USD-JPY whittled out a three-day high at 106.35, despite concurrent yen gains versus most of the other developed-world currencies. USD-JPY's gains is a tentative break from a narrow orbit of the 106.00 level, a level which roughly marks the midway point of the range that's been seen over the last month. A firmer dollar environment has lifted the pair. Most yen crosses have been trending higher since May, with the Japanese currency tracking inversely with global stock market direction. The yen is likely to remain apt to directional change on the back of shifting risk premia in global markets. Backed by a surplus economy, and one where yield-seeking domestic investors are apt to invest in foreign assets during times of confidence, but repatriate funds when times are uncertain, the yen has a profile of being a low-beta haven currency. With risk appetite among market participants high, fuelled by massive monetary and fiscal stimulus efforts worldwide, the yen has been trending lower (ex USD-JPY). This looks likely to remain the case for now.

    [GBP, USD]
    Cable posted a six-day low at 1.3277. At the same time, the pound logged a near three-month high against the euro, with EUR-GBP dropping to 0.8866, the lowest level the cross has seen since June 9th. The common currency's underperformance is being seen as markets focus on a possible framework change at the ECB aimed at increasing inflation, which comes in light of the unexpected negative reading in August Eurozone CPI data (of -0.2% y/y). The ECB next meets on policy next week. Some narratives are also citing strong July consumer lending data out of the UK, released earlier in the week, as having helped EUR-GBP lower. Job losses are continuing in the UK, however, with vulnerable areas of the labour market being impacted by the partial unwinding of the government's wage support scheme last month. The scheme is due to fully expire next month. The rebound in consumer lending, after four months of contraction, is a particular positive in the circumstances, as it suggests demand conditions are improving, which may help the private sector weather the withdrawal of the furlough scheme. The pound faces other downside risks, including possible tax hikes and the risk of a bare-bones deal or no-deal outcome in the Brexit endgame. For now, the UK currency looks set for more mixed trading.

    [USD, CHF]
    EUR-CHF once again failed to sustain gains above the 1.0800 level, returning to familiar levels in the mid 1.0700s. This is a pattern that has been repeating for about six weeks now. This week the cross spiked sharply, on Tuesday, to a three-month peak at 1.1882. The rally was concomitant with EUR-USD soaring into 28-month high territory above 1.2000. Robust manufacturing data from most key global economies, and global stock market gains may have also helped weaken the low beta, safe haven Swiss franc. The influence of the SNB's intervening hand may have been at play during the recent upside bursts. Total Swiss sight deposits of francs have risen by over 130 bln since the pandemic and consequential lockdowns took a grip on global markets back in March. Sight deposits can be viewed as a proxy marker of SNB intervention to sell francs in forex markets (after buying foreign currencies), which results in the crediting of newly created francs at commercial banks sight accounts. The rise in sight deposits also reflects SNB operations to boost liquidity via the COVID-19 refinancing facility. EUR-CHF still remains below the seven-month peak that was seen in early June at 1.0921. One downside risk for EUR-CHF is the Brexit endgame, which is fast approaching. The latest reports suggest the EU and UK are in a total impasse just one month before a deal has to be struck before the UK leaves the EU's single market at year-end. The risk is that the two sides will reach only a bare bones deal, or even no deal at all. The prospect for this would be de-stabilising for both the pound and euro, and would likely underpin the franc.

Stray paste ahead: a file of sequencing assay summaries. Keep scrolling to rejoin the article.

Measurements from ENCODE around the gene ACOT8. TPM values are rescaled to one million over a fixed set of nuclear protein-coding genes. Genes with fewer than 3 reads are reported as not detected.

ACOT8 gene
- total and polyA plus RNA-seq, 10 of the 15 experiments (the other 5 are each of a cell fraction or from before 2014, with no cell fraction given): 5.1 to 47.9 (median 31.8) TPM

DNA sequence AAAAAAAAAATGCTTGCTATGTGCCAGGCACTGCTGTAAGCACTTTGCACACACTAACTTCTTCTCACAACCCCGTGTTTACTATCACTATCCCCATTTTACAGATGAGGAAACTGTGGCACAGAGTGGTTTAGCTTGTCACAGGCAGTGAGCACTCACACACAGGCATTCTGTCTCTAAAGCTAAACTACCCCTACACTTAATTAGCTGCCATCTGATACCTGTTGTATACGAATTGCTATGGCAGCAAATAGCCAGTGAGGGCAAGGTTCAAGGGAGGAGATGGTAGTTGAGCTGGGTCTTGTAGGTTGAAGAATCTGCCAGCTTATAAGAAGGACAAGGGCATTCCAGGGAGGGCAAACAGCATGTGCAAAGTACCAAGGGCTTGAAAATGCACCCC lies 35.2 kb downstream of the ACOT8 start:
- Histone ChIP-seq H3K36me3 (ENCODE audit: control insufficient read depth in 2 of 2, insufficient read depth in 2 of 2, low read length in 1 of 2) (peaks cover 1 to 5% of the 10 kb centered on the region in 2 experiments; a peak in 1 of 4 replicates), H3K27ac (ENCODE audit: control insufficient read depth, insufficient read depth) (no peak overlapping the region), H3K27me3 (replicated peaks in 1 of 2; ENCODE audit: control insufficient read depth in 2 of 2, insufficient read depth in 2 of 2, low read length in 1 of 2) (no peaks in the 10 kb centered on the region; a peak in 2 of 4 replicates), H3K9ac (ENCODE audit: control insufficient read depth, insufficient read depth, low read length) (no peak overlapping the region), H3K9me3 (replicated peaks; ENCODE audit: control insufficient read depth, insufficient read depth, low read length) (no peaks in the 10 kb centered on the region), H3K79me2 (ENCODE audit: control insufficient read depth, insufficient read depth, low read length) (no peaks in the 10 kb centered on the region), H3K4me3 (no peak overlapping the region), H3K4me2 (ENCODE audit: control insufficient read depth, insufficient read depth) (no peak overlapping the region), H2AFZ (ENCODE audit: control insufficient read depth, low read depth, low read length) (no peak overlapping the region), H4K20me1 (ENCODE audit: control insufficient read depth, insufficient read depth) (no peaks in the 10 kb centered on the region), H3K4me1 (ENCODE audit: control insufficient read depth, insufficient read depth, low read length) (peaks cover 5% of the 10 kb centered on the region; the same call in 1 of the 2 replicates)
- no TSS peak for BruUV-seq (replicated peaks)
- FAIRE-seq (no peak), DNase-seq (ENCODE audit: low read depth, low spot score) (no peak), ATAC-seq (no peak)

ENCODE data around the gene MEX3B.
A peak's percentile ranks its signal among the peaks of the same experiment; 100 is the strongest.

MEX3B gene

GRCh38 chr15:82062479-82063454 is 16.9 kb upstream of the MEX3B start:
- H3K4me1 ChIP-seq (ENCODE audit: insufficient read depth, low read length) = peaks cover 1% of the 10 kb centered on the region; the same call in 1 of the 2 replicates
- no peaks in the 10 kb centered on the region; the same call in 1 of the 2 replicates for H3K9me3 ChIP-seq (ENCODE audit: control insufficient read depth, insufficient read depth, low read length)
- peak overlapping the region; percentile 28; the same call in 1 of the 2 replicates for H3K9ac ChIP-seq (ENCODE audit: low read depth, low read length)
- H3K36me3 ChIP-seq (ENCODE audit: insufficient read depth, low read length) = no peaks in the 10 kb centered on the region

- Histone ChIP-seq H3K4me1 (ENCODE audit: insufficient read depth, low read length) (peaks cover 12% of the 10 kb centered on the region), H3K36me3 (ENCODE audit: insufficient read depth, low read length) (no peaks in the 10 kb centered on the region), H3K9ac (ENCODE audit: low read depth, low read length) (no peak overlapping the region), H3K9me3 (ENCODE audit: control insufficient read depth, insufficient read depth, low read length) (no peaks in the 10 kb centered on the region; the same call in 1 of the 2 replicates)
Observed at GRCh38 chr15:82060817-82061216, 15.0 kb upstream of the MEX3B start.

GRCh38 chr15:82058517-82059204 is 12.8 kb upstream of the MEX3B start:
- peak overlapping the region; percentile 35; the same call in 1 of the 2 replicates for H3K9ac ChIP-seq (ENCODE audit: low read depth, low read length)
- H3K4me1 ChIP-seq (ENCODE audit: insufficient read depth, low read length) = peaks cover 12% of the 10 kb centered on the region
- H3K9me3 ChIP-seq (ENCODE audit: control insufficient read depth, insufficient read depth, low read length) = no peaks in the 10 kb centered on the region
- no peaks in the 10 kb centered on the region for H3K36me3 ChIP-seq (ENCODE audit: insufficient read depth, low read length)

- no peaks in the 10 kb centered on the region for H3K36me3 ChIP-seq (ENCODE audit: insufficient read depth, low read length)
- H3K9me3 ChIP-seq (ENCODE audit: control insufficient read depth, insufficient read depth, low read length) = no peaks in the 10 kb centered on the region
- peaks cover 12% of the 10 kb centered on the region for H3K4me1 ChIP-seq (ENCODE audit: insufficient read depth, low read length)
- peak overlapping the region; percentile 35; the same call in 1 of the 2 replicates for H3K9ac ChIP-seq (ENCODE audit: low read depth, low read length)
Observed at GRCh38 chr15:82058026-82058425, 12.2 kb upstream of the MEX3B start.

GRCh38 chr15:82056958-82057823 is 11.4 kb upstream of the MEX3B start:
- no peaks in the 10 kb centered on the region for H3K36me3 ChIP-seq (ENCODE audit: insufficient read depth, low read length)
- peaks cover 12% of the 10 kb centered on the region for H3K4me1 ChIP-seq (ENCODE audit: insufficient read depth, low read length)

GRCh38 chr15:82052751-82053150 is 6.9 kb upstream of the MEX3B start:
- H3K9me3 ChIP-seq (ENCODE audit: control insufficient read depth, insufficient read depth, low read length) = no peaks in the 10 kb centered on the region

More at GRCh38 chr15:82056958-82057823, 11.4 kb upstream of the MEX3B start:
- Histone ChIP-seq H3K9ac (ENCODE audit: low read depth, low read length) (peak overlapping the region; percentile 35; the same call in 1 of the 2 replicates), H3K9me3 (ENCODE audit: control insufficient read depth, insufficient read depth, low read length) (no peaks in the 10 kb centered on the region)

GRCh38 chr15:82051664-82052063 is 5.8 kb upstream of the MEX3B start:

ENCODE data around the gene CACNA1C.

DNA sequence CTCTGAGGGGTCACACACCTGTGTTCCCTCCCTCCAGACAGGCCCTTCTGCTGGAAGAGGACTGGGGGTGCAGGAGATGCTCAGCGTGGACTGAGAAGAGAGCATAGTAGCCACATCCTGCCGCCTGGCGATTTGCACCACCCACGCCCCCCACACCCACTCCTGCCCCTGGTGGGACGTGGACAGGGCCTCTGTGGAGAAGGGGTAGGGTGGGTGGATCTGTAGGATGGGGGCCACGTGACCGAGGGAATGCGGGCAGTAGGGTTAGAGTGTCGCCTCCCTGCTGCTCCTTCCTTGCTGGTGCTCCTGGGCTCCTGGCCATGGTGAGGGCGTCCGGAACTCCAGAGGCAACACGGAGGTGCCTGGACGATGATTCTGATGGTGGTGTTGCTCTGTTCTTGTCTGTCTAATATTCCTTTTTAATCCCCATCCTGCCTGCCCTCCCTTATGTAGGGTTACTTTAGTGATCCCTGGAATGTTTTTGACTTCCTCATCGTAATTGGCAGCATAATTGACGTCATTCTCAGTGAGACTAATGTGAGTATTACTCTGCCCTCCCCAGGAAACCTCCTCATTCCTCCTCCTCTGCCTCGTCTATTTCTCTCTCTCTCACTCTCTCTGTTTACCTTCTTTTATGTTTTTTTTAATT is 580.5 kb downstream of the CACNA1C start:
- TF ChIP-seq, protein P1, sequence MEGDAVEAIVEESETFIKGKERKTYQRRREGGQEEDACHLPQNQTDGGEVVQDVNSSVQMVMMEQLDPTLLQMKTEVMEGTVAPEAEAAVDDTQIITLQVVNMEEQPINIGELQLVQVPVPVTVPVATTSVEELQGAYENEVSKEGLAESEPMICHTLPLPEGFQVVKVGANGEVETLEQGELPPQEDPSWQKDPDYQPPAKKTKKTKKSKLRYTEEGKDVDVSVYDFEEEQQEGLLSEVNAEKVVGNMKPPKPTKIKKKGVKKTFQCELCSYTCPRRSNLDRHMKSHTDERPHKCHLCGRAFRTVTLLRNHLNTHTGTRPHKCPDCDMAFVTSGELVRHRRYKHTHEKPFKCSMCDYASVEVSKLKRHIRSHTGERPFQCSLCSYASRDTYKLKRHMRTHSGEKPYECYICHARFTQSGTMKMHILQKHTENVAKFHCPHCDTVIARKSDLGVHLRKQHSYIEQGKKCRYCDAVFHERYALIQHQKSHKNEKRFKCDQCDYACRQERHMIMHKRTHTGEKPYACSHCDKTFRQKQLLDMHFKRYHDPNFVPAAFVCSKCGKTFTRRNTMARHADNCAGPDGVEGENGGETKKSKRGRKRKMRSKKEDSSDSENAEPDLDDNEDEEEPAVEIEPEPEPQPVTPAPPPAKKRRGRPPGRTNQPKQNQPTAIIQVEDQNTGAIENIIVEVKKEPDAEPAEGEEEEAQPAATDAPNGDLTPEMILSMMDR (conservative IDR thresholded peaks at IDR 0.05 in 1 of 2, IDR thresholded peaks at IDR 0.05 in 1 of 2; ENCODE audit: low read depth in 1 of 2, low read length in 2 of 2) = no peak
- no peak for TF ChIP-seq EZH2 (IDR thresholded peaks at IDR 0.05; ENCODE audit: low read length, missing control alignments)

[USD, CAD]
    USD-CAD has pegged to a three-day high at 1.3099, floated by a broadly firmer U.S. currency and an ebb in crude prices, which is a negative for oil-correlating currencies such as the Canadian dollar. Front-month WTI futures have printed a four-week low at $41.09 low, extending the correction from last week's four-week low at $43.78. Weekly data showing a drop in U.S. gasoline demand, and upcoming closures of refining facilities in the U.S., which will temporarily weaken demand for crude, are being cited in oil market narratives. Canada's calendar brings the August employment report tomorrow. We expect 350.0k rise in jobs after the 418.5k gain in July, the record 952.9k surge in June, and the 289.6k increase in May. The recent employment gains, and the expected gain in August, will roughly recoup two thirds of the sizeable declines during the pandemic lockdown in March and April.

    Paste link in email or IM